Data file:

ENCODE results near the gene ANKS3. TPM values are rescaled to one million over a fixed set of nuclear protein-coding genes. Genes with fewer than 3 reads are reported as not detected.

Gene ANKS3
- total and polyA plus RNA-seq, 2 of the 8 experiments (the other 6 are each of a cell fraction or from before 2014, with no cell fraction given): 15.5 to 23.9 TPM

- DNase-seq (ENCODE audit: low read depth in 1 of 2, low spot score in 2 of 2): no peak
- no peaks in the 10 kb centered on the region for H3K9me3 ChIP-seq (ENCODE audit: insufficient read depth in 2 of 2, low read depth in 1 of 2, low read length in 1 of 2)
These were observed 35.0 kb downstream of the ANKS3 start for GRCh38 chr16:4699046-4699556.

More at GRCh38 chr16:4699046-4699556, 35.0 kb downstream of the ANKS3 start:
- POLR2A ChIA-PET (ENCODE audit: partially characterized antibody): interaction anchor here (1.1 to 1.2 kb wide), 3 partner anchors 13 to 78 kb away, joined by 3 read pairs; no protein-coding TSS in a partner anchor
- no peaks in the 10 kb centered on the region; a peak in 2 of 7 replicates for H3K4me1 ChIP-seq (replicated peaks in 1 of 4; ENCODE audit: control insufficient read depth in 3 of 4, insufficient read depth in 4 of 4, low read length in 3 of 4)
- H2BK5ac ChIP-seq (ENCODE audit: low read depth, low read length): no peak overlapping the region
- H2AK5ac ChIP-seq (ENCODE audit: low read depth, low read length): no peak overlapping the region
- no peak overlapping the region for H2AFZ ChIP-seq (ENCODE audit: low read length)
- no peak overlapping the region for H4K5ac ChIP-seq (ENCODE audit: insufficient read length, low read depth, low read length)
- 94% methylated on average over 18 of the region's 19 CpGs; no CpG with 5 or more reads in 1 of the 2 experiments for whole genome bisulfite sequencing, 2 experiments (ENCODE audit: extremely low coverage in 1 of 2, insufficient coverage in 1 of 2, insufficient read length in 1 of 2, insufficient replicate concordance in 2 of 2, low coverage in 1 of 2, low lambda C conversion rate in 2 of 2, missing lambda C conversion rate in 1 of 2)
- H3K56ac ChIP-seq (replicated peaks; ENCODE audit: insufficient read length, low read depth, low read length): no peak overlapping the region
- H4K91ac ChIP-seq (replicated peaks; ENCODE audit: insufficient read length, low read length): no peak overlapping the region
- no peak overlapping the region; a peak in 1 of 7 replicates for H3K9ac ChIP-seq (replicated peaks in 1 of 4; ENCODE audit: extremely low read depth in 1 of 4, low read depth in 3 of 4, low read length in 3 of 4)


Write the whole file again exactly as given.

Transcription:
ENCODE results near the gene ANKS3. TPM values are rescaled to one million over a fixed set of nuclear protein-coding genes. Genes with fewer than 3 reads are reported as not detected.

Gene ANKS3
- total and polyA plus RNA-seq, 2 of the 8 experiments (the other 6 are each of a cell fraction or from before 2014, with no cell fraction given): 15.5 to 23.9 TPM

- DNase-seq (ENCODE audit: low read depth in 1 of 2, low spot score in 2 of 2): no peak
- no peaks in the 10 kb centered on the region for H3K9me3 ChIP-seq (ENCODE audit: insufficient read depth in 2 of 2, low read depth in 1 of 2, low read length in 1 of 2)
These were observed 35.0 kb downstream of the ANKS3 start for GRCh38 chr16:4699046-4699556.

More at GRCh38 chr16:4699046-4699556, 35.0 kb downstream of the ANKS3 start:
- POLR2A ChIA-PET (ENCODE audit: partially characterized antibody): interaction anchor here (1.1 to 1.2 kb wide), 3 partner anchors 13 to 78 kb away, joined by 3 read pairs; no protein-coding TSS in a partner anchor
- no peaks in the 10 kb centered on the region; a peak in 2 of 7 replicates for H3K4me1 ChIP-seq (replicated peaks in 1 of 4; ENCODE audit: control insufficient read depth in 3 of 4, insufficient read depth in 4 of 4, low read length in 3 of 4)
- H2BK5ac ChIP-seq (ENCODE audit: low read depth, low read length): no peak overlapping the region
- H2AK5ac ChIP-seq (ENCODE audit: low read depth, low read length): no peak overlapping the region
- no peak overlapping the region for H2AFZ ChIP-seq (ENCODE audit: low read length)
- no peak overlapping the region for H4K5ac ChIP-seq (ENCODE audit: insufficient read length, low read depth, low read length)
- 94% methylated on average over 18 of the region's 19 CpGs; no CpG with 5 or more reads in 1 of the 2 experiments for whole genome bisulfite sequencing, 2 experiments (ENCODE audit: extremely low coverage in 1 of 2, insufficient coverage in 1 of 2, insufficient read length in 1 of 2, insufficient replicate concordance in 2 of 2, low coverage in 1 of 2, low lambda C conversion rate in 2 of 2, missing lambda C conversion rate in 1 of 2)
- H3K56ac ChIP-seq (replicated peaks; ENCODE audit: insufficient read length, low read depth, low read length): no peak overlapping the region
- H4K91ac ChIP-seq (replicated peaks; ENCODE audit: insufficient read length, low read length): no peak overlapping the region
- no peak overlapping the region; a peak in 1 of 7 replicates for H3K9ac ChIP-seq (replicated peaks in 1 of 4; ENCODE audit: extremely low read depth in 1 of 4, low read depth in 3 of 4, low read length in 3 of 4)